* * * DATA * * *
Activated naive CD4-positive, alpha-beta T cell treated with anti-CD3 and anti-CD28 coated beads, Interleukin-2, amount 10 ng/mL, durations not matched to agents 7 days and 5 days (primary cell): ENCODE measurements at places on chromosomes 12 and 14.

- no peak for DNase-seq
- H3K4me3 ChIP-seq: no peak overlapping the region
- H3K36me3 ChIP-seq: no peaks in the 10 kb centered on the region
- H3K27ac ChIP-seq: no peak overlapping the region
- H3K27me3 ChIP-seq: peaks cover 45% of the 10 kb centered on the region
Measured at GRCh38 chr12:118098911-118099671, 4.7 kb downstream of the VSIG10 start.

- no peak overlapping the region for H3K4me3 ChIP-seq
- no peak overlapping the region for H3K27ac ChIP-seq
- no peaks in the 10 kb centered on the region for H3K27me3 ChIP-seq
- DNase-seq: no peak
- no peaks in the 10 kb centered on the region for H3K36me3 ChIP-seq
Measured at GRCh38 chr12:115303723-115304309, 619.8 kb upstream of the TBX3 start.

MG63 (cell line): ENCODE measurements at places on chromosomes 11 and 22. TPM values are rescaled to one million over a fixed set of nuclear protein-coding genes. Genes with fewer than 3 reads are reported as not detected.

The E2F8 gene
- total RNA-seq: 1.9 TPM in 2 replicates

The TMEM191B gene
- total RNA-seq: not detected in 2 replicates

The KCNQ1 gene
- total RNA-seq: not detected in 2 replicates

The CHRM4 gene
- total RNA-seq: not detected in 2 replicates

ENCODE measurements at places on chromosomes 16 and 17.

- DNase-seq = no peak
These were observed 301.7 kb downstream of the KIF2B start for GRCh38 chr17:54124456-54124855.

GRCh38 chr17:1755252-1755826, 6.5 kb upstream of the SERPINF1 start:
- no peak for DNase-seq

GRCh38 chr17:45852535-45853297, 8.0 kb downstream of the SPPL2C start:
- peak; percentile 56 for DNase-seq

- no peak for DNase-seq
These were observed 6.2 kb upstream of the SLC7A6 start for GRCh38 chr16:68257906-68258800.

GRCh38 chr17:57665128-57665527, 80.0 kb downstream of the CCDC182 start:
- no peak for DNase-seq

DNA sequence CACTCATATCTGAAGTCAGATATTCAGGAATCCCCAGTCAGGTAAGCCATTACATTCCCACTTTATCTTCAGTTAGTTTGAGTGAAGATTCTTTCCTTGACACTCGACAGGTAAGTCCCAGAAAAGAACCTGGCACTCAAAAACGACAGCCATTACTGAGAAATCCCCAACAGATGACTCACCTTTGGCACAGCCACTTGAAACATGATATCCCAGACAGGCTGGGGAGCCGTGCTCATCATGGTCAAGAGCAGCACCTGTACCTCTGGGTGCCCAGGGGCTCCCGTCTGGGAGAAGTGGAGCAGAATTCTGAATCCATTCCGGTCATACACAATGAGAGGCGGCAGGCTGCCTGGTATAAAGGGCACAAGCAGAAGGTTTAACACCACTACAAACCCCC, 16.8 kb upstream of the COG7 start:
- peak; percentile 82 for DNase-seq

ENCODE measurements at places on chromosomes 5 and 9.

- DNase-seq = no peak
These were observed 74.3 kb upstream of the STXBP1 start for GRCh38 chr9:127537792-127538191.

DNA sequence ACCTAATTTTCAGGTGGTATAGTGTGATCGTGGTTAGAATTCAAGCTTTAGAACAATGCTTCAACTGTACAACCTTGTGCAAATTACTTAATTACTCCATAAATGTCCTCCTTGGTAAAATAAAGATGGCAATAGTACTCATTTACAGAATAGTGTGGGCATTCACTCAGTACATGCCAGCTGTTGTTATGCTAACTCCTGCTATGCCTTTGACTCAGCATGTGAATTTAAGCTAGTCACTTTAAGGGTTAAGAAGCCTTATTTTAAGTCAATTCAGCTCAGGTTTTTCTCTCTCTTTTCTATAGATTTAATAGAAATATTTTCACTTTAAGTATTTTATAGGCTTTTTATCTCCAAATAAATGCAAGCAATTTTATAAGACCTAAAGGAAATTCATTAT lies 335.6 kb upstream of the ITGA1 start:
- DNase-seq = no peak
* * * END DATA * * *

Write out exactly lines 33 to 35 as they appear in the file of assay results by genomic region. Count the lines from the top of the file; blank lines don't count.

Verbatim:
- no peak for DNase-seq

DNA sequence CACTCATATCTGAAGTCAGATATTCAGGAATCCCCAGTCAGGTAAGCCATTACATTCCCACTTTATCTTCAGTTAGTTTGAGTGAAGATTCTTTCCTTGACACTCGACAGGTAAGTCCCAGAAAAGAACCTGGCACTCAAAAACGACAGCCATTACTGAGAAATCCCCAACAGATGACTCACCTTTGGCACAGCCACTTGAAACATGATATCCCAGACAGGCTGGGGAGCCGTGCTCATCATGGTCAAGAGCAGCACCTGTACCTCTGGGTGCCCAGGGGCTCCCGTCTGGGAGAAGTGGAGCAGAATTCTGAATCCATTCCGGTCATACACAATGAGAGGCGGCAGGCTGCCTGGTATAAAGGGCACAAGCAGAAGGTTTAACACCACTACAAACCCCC, 16.8 kb upstream of the COG7 start:
- peak; percentile 82 for DNase-seq